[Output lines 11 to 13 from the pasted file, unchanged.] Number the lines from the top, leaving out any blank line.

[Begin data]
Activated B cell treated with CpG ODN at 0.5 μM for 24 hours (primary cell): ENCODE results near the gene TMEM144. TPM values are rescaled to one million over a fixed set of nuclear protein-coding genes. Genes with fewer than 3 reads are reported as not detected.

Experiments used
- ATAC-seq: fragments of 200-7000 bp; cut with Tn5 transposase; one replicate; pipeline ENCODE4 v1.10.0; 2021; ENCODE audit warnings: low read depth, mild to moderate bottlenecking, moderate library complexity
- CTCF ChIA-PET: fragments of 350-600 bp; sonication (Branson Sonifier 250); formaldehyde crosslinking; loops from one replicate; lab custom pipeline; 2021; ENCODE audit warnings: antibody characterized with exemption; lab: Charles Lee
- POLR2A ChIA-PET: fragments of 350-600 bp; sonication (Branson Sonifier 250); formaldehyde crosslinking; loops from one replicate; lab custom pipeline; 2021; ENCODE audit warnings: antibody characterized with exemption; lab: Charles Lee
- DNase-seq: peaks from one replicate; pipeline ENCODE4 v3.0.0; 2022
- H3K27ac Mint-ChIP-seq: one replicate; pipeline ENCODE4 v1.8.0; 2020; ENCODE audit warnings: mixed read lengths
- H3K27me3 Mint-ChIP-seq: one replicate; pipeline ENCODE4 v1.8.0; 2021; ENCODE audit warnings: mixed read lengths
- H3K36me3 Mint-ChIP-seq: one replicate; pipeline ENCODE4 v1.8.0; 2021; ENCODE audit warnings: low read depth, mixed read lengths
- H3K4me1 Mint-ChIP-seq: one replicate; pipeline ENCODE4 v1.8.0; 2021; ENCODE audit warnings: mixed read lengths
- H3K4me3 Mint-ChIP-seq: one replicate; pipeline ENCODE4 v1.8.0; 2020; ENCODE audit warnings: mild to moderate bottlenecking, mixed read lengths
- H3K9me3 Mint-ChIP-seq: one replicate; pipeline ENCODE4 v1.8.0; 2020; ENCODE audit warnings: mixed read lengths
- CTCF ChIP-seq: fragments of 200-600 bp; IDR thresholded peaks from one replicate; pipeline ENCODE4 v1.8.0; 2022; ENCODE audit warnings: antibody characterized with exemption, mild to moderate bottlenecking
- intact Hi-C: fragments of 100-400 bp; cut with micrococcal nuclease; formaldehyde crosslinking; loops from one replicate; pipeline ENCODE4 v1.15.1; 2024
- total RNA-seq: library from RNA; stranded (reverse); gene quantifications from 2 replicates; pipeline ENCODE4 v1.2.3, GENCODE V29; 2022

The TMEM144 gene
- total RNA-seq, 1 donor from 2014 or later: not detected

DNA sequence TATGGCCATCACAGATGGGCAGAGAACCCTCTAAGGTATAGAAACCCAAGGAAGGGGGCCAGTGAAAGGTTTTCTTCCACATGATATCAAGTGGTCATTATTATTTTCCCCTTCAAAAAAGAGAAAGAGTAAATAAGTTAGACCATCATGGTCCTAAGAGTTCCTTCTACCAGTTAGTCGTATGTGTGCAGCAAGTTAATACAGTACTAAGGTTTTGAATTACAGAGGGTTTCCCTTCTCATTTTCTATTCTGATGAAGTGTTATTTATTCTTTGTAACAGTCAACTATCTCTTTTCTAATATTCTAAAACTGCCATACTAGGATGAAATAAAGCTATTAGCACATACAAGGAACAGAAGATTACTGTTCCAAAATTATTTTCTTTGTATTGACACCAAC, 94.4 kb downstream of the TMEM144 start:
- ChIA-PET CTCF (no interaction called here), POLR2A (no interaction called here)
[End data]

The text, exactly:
- H3K4me3 Mint-ChIP-seq: one replicate; pipeline ENCODE4 v1.8.0; 2020; ENCODE audit warnings: mild to moderate bottlenecking, mixed read lengths
- H3K9me3 Mint-ChIP-seq: one replicate; pipeline ENCODE4 v1.8.0; 2020; ENCODE audit warnings: mixed read lengths
- CTCF ChIP-seq: fragments of 200-600 bp; IDR thresholded peaks from one replicate; pipeline ENCODE4 v1.8.0; 2022; ENCODE audit warnings: antibody characterized with exemption, mild to moderate bottlenecking